# Causal inference from a cross sectional study design

As far I know, causal inference can be made only from longitudinal study designs. Is there any way to make causal inference from a cross sectional study design? If yes, how can I do this? Please share if any literature is available.

• It would be helpful if you provided some background about you and your problem. For instance, if you're a CS person with a strong math background, I would recommend Judea Pearl's book. If you're a social scientist, I would recommend something like the new Imbens and Rubin book on causal inference. – Dimitriy V. Masterov Apr 21 '15 at 17:20
• I have a cross sectional survey data on childhood malnutrition and social, demographic, health and economic status variables. From this I want find out the causal relationship of these variables with malnutrition. – Rudro88 Apr 23 '15 at 7:56
• Given cross-sectional, non-experimental data, you're essentially left with "regression adjustment" (i.e.: controlling for everything relevant -- unlikely to be possible) and with instrumental variables designs. IV's are often not available, and depend on context. Regression discontinuities are similar to instrumental variables designs. You can try to google each of these things. From experience, one can learn a lot about applied statistics by patiently trying to apply statistics to a particular problem. But there is no guarantee you'll be able to answer the question you started with. – generic_user Apr 23 '15 at 18:16

You could also use pcalg package if you are interested in network analysis(graphical modeling) and creating directed causal networks. pcalg has several algorithms for observational(cross sectional) data. With assumption of no hidden variable, you could use "pc" algorithm in the package to estimate the equivalence class of a directed acyclic graph (DAG) from observational data. Depending on your variable having Gaussian distribution, discrete(ordinal) or binary you could use different conditional independence functions in the package. for example using the database that comes with the package(gmG) you could do the following for the above mentioned 3 types of variables (these are modified examples from package pdf):

library(pcalg)
## Using Gaussian Data
##################################################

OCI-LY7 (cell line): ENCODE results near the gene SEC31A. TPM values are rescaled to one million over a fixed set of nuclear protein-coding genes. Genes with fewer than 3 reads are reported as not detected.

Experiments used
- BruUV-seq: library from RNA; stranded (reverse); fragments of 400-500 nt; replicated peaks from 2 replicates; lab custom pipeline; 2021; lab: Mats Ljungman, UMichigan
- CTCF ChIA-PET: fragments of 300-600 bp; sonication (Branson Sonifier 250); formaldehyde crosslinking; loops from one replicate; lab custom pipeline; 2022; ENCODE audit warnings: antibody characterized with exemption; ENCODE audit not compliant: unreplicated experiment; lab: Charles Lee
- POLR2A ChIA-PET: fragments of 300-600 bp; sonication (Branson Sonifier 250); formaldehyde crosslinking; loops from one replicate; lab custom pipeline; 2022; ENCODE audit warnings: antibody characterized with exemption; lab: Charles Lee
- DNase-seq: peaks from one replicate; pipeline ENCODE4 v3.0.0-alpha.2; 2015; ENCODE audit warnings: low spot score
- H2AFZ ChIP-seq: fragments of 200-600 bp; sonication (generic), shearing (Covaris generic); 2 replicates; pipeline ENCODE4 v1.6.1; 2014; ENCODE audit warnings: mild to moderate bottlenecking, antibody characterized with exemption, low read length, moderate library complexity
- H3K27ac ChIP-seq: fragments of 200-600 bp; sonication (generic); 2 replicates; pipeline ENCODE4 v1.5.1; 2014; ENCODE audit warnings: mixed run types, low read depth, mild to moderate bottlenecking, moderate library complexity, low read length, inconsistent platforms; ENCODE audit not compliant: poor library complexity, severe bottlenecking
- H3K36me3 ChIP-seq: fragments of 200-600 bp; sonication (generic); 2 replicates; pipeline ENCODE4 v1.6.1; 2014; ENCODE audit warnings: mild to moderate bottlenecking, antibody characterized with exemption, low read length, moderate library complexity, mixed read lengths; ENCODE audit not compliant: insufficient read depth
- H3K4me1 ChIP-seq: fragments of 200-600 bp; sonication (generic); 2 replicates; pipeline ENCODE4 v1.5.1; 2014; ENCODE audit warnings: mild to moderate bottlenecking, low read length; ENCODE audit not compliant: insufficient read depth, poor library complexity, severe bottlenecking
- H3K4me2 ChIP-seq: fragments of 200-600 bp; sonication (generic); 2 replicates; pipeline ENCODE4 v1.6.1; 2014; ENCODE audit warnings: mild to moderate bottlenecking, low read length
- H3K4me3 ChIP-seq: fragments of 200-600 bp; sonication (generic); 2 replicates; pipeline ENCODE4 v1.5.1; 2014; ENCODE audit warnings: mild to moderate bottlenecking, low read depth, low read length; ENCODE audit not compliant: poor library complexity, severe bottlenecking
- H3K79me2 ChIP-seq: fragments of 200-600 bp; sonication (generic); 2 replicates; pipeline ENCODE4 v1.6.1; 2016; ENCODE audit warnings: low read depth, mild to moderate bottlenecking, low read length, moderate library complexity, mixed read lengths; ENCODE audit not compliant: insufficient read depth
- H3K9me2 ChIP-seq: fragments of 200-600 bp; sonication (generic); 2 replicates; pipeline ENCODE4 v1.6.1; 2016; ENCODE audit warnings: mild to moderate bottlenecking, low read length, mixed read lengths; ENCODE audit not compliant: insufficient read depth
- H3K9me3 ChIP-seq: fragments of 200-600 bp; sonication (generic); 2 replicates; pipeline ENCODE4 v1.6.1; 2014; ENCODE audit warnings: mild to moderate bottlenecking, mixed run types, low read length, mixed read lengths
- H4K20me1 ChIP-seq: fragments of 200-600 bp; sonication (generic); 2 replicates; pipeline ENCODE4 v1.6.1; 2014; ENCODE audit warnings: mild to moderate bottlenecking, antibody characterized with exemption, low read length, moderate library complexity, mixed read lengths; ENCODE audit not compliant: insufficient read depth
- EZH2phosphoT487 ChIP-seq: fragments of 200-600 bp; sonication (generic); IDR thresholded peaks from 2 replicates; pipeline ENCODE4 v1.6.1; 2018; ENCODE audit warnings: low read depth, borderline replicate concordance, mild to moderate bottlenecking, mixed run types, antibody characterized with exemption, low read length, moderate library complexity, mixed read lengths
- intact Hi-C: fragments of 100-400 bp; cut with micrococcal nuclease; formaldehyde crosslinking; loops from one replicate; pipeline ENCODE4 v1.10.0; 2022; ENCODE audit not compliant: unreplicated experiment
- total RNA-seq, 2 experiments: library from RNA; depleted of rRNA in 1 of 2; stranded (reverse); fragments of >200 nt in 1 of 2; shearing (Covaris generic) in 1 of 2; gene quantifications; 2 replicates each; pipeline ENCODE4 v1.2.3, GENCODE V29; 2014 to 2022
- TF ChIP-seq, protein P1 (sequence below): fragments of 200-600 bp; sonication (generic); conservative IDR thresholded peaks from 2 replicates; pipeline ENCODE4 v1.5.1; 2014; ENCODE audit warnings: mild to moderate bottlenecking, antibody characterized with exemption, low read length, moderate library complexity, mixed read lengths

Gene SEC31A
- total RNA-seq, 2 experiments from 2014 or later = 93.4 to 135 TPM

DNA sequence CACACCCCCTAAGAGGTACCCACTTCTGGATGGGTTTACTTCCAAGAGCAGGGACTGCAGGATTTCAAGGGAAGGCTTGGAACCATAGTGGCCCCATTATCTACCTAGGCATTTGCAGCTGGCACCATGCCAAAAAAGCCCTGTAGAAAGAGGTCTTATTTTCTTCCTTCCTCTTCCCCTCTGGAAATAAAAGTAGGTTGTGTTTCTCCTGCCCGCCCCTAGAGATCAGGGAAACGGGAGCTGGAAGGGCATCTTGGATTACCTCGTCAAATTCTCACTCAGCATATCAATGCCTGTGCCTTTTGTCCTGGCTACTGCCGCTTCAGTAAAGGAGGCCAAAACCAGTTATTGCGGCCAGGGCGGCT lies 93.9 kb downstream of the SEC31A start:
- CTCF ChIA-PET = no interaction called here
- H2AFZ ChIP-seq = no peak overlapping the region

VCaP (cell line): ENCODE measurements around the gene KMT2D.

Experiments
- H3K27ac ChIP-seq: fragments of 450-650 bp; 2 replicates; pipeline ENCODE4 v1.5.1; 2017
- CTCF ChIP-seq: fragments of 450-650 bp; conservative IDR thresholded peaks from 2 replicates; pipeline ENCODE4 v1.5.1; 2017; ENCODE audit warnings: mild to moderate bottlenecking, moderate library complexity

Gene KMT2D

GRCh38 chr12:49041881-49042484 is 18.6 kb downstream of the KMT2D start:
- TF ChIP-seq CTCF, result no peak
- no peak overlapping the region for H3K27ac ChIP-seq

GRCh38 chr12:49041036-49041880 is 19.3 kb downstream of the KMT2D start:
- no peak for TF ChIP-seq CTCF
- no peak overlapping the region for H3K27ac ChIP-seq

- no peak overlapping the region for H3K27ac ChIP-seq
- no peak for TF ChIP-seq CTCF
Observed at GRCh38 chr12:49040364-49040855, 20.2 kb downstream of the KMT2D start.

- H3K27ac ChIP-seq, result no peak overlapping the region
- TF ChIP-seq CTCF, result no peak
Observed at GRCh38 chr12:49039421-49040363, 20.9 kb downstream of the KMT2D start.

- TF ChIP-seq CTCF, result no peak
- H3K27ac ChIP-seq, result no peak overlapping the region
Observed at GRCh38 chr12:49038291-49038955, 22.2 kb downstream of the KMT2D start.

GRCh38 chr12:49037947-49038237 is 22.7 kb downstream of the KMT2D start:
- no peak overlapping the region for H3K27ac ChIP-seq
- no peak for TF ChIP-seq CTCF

data(gmG)
n <- nrow (gmG8$x) V <- colnames(gmG8$ x) # labels aka node names
## estimate CPDAG
pc.fit <- pc(suffStat = list(C = cor(gmG8$x), n = n), indepTest = gaussCItest, ## indep.test: partial correlations alpha=0.01, labels = V, verbose = TRUE) if (require(Rgraphviz)) { ## show estimated CPDAG ## par(mfrow=c(1,2)) plot(pc.fit, main = "Estimated CPDAG") ## CPDAG stands for completed partially directed acyclic graph(CPDAG) or ## basically what pc algorithm computes for you. } ################################################## ## Using discrete data ################################################## ## Load data data(gmD) V <- colnames(gmD$x)
## define sufficient statistics
suffStat <- list(dm = gmD$x, nlev = c(3,2,3,4,2), adaptDF = FALSE) ## estimate CPDAG pc.D <- pc(suffStat, ## independence test: G^2 statistic indepTest = disCItest, alpha = 0.01, labels = V, verbose = TRUE) if (require(Rgraphviz)) { ## show estimated CPDAG ## par(mfrow = c(1,2)) plot(pc.D, main = "Estimated CPDAG") ## plot(gmD$g, main = "True DAG")
}
##################################################
## Using binary data
##################################################
data(gmB)
V <- colnames(gmB$x) ## estimate CPDAG pc.B <- pc(suffStat = list(dm = gmB$x, adaptDF = FALSE),
indepTest = binCItest, alpha = 0.01, labels = V, verbose = TRUE)
pc.B
if (require(Rgraphviz)) {
## show estimated CPDAG
plot(pc.B, main = "Estimated CPDAG")
## plot(gmB\$g, main = "True DAG")
}
###########


To quote John Tukey:

The combination of some data and an aching desire for an answer does not ensure that a reasonable answer can be extracted from a given body of data.

That is, there does not exist a statistical method that is a simple as

causal_effect y x, int_validity="high" ext_validity="high"

If any one claims to have something like this, it's most likely snake oil. In some special settings, you can occasionally learn something about some types of causal effects from a cross-section, but your description is much too vague to recommend a particular course of action.

To start down this road, I would take a gander at:

1. Lance, P., D. Guilkey, A. Hattori and G. Angeles. (2014). How do we know if a program made a difference? A guide to statistical methods for program impact evaluation. Chapel Hill, North Carolina: MEASURE Evaluation.
2. Morgan, Stephen L. and Christopher Winship. 2015. Counterfactuals and Causal Inference: Methods and Principles for Social Research (Second Edition, Revised and Enlarged). Cambridge: Cambridge University Press.

The first is an accessible free pdf, the second is a more challenging book.

• This is the answer to the OP's question. – Alexis May 4 at 23:40